Image of Stolen de Kooning returns to US museum (ctd.)

Picture: Silver City Sun News

Here's a PS to a story AHN first reported on back in 2017; a de Kooning painting stolen from Arizona University by a retired schoolteacher (simply because he liked it) will now be the subject of an exhibition at the Getty. More here on CNN, and exhibition details here.

Italian Museums (ctd.)

May 26 2022

From the National Gallery of Art in Rome, exciting news that they have launched an online collections site. The images are tolerably good, and there are even photos of pictures in their frames, and the reverses. You can search here. Illustrated above is their Holbein of Henry VIII, which some Holbein scholars now doubt, but which I'm sure is right.


May 25 2022

I've been in London a few days, seeing Raphael, and cleaning a picture. Or rather, watching Simon Gillespie clean a picture. I'll catch up on AHN tomorrow.


The 'Ugly Duchess' at the National Gallery

May 20 2022

Image of The 'Ugly Duchess' at the National Gallery

Picture: National Gallery

Next year there'll be an intriguing exhibition at the National Gallery in London, based around one of their most curious pictures, the so-called 'Ugly Duchess' by Quentin Massys. Says the NG:

This exhibition looks again at one of the best-known faces in the National Gallery: Quinten Massys’s 16th-century depiction of an old woman, a painting known as ‘The Ugly Duchess’. For the first time, this work is displayed with a related drawing after Leonardo da Vinci, showing their shared interest in fantastical, ‘grotesque’ heads and the vibrant artistic exchange between Italy and Northern Europe in the Renaissance.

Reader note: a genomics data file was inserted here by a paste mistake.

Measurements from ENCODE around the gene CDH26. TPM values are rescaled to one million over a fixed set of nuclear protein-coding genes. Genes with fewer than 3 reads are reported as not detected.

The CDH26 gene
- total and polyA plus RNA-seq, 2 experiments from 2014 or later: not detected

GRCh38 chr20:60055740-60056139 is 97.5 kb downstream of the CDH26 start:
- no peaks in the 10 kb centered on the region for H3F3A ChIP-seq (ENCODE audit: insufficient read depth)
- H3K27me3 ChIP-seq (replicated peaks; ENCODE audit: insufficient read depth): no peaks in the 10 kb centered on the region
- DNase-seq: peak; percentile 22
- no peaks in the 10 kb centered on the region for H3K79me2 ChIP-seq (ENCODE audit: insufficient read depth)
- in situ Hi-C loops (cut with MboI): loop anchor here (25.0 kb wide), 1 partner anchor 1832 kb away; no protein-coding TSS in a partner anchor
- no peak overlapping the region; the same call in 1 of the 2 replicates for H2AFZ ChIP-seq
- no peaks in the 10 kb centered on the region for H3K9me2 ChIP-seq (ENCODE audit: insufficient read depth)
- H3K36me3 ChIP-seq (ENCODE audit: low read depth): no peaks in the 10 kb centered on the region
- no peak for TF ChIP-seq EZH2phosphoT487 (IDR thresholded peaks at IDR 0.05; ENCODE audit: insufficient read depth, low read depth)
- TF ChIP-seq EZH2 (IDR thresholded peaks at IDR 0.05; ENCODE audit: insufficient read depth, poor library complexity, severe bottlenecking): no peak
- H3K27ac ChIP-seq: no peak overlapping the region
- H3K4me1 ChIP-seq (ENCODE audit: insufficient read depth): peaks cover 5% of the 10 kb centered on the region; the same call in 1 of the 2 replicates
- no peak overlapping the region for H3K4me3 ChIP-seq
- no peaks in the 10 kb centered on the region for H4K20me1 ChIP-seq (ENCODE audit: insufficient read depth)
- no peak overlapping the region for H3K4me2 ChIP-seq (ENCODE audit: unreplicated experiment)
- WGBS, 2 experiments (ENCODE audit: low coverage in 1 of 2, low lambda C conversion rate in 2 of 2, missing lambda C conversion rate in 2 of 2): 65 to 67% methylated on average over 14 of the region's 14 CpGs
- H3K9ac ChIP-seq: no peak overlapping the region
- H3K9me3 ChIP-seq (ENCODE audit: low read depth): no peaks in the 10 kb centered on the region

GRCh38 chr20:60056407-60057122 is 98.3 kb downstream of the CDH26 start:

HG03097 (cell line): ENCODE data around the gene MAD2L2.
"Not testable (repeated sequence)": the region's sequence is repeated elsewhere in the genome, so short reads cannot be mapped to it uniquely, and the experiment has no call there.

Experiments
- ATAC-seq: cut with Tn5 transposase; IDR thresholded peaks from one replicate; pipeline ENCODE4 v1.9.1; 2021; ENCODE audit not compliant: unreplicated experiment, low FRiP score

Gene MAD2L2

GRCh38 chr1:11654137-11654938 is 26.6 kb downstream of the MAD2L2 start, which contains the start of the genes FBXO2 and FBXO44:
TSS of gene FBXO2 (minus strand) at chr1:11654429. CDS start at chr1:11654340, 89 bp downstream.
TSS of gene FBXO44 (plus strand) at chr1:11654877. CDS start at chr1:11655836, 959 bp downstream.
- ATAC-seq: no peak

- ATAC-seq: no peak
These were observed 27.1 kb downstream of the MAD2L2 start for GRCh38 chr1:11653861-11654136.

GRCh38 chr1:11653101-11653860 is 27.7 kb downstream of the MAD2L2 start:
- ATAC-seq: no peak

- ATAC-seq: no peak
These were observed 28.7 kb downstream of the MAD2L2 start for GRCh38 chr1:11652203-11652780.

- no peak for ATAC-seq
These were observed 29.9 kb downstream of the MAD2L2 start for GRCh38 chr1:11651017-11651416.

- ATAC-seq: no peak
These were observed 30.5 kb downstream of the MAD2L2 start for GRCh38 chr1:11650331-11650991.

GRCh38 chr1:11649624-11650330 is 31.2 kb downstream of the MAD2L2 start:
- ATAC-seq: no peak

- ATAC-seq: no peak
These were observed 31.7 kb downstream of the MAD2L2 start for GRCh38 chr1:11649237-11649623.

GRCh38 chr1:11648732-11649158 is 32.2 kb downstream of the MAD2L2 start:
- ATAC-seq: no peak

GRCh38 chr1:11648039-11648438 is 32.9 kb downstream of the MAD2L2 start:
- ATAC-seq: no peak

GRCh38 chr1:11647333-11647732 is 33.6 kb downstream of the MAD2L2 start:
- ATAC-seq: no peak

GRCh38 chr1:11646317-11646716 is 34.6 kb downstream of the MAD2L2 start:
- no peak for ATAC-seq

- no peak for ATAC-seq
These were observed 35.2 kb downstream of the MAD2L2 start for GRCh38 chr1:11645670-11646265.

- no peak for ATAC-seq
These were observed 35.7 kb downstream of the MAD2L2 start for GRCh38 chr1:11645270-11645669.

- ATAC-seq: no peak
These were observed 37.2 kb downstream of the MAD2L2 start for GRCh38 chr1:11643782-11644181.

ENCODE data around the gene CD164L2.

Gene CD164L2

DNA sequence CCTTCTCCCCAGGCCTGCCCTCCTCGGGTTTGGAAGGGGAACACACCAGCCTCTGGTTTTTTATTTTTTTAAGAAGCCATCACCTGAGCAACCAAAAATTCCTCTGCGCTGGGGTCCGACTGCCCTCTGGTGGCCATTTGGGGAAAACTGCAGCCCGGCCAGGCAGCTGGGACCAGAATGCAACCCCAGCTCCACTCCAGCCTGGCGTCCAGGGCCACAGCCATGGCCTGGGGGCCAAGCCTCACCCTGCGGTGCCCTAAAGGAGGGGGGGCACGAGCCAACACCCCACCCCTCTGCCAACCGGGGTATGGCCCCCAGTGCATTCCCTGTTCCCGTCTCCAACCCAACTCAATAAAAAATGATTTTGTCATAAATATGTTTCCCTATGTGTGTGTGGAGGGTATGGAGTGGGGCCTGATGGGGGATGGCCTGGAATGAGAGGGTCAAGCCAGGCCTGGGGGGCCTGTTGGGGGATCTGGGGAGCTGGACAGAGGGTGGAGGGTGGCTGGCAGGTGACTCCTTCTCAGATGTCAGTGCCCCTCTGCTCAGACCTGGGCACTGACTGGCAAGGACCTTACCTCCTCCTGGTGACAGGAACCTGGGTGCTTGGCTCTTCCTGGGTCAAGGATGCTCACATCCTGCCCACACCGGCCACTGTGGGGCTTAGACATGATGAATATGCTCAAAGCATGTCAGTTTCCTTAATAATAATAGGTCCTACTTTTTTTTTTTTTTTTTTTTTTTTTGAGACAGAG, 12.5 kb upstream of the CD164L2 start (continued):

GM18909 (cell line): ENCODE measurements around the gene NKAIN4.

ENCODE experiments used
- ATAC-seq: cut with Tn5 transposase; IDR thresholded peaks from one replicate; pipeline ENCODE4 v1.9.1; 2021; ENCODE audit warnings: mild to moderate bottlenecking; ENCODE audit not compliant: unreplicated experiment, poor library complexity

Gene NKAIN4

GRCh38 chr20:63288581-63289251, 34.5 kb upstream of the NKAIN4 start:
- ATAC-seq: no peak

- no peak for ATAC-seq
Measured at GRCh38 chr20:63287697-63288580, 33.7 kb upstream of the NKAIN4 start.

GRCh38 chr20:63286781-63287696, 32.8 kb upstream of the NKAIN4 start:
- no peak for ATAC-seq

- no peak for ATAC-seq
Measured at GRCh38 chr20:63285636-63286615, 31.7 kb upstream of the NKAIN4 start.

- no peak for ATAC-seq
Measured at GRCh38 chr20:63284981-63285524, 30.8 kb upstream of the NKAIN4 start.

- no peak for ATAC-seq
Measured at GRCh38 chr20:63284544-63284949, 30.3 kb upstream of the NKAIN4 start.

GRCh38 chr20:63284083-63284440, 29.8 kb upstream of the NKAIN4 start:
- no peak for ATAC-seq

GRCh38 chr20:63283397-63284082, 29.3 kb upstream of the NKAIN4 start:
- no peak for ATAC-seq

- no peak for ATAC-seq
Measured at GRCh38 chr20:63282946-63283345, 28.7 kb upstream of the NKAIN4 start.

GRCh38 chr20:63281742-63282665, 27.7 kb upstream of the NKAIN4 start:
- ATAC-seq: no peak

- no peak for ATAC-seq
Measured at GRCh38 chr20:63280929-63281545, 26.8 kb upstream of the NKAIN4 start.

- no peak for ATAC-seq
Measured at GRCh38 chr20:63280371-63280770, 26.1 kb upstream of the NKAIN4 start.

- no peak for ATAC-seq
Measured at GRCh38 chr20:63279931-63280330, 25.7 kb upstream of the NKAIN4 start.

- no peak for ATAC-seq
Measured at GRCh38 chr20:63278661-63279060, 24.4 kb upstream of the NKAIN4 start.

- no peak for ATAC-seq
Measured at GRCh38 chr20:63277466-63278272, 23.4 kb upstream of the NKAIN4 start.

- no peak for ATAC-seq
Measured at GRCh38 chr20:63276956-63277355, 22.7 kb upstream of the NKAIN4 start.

‘The Ugly Duchess’ is reunited in the exhibition with her companion, 'An Old Man', on rare loan from a private collection. Massys shows us a woman whose age, appearance and deportment are noticeably different to other women represented in the collection. This is a deliberate choice by the artist. Her exaggerated facial features, devil-like headdress, low-cut dress and wrinkled bosom were used by Massys to parody the traditional marriage portrait: this is an old woman acting like a maiden and offering her partner – who is more formally and soberly dressed – an unrequited token of her love.

You might think that this painting served only as a cruel joke, where we are invited to laugh at this woman’s self-delusion. However, when you look beyond the surface you may discover a Duchess who is also subversive, fierce, and defiant – brazenly flaunting the conventions of her day. The painting captures the rise of secular and satirical art during the Renaissance, two areas that Massys pioneered.

It's free, and runs till 11th June, more here.

Marble Hill House

May 20 2022

Image of Marble Hill House

Picture: English Heritage

The great Palladian villa outside London, Marble Hill House, has been closed for years, but is now reopening after a major restoration. The house was home to Henrietta Howard, best known as George II's mistress. Nadia Khomami has the story in The Guardian:

The major reformation by English Heritage, supported by funding from the National Lottery, has reversed decades of disrepair. The charity has reinstated the interior paint scheme that existed at Marble Hill during Howard’s lifetime and conserved the fine collection of early Georgian paintings, including portraits of Howard’s circle.

It has also restored and recreated some of the house’s furnishings including crimson silk wall hangings and an intricate carved peacock motif table (peacocks were the symbol of the ancient Roman goddess Juno, the protector of women). Also on display are a number of Howard’s personal items including a Chinese lacquer screen bearing her family’s crest and her prized collection of paintings by the Italian artist Giovanni Paolo Panini.

There's just something so perfect about Georgian architecture and interior design, isn't there? Look at this dining room, doesn't it make you instantly feel calm and contented?

Details on visiting here.

Notice to "Internet Explorer" Users

You are seeing this notice because you are using Internet Explorer 6.0 (or older version). IE6 is now a deprecated browser which this website no longer supports. To view the Art History News website, you can easily do so by downloading one of the following, freely available browsers:

Once you have upgraded your browser, you can return to this page using the new application, whereupon this notice will have been replaced by the full website and its content.